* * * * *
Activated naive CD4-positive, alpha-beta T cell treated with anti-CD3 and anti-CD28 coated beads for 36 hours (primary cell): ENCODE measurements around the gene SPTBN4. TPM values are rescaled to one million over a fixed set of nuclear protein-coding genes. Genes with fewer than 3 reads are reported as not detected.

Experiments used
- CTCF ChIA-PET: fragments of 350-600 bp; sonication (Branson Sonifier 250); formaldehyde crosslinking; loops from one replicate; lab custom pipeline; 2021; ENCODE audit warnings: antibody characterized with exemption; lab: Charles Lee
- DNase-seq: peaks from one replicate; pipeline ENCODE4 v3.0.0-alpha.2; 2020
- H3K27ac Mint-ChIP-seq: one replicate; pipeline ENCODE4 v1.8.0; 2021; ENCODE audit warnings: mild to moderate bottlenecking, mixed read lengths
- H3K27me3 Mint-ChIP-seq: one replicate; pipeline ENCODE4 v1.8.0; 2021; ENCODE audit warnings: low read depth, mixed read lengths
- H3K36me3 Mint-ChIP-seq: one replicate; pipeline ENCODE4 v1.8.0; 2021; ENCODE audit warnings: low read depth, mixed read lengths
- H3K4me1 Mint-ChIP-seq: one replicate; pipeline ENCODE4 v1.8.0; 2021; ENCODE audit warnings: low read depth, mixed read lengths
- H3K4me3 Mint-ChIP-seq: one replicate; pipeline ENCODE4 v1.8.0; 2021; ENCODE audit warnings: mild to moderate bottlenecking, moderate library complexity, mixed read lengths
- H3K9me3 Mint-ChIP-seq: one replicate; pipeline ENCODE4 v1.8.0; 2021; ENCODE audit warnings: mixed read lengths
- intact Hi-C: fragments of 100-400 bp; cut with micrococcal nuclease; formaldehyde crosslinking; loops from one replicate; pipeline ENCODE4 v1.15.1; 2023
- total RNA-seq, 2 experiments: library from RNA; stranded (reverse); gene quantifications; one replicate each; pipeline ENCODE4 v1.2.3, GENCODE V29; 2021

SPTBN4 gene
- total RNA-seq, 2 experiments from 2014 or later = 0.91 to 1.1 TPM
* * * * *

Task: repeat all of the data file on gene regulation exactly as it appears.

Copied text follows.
Activated naive CD4-positive, alpha-beta T cell treated with anti-CD3 and anti-CD28 coated beads for 36 hours (primary cell): ENCODE measurements around the gene SPTBN4. TPM values are rescaled to one million over a fixed set of nuclear protein-coding genes. Genes with fewer than 3 reads are reported as not detected.

Experiments used
- CTCF ChIA-PET: fragments of 350-600 bp; sonication (Branson Sonifier 250); formaldehyde crosslinking; loops from one replicate; lab custom pipeline; 2021; ENCODE audit warnings: antibody characterized with exemption; lab: Charles Lee
- DNase-seq: peaks from one replicate; pipeline ENCODE4 v3.0.0-alpha.2; 2020
- H3K27ac Mint-ChIP-seq: one replicate; pipeline ENCODE4 v1.8.0; 2021; ENCODE audit warnings: mild to moderate bottlenecking, mixed read lengths
- H3K27me3 Mint-ChIP-seq: one replicate; pipeline ENCODE4 v1.8.0; 2021; ENCODE audit warnings: low read depth, mixed read lengths
- H3K36me3 Mint-ChIP-seq: one replicate; pipeline ENCODE4 v1.8.0; 2021; ENCODE audit warnings: low read depth, mixed read lengths
- H3K4me1 Mint-ChIP-seq: one replicate; pipeline ENCODE4 v1.8.0; 2021; ENCODE audit warnings: low read depth, mixed read lengths
- H3K4me3 Mint-ChIP-seq: one replicate; pipeline ENCODE4 v1.8.0; 2021; ENCODE audit warnings: mild to moderate bottlenecking, moderate library complexity, mixed read lengths
- H3K9me3 Mint-ChIP-seq: one replicate; pipeline ENCODE4 v1.8.0; 2021; ENCODE audit warnings: mixed read lengths
- intact Hi-C: fragments of 100-400 bp; cut with micrococcal nuclease; formaldehyde crosslinking; loops from one replicate; pipeline ENCODE4 v1.15.1; 2023
- total RNA-seq, 2 experiments: library from RNA; stranded (reverse); gene quantifications; one replicate each; pipeline ENCODE4 v1.2.3, GENCODE V29; 2021

SPTBN4 gene
- total RNA-seq, 2 experiments from 2014 or later = 0.91 to 1.1 TPM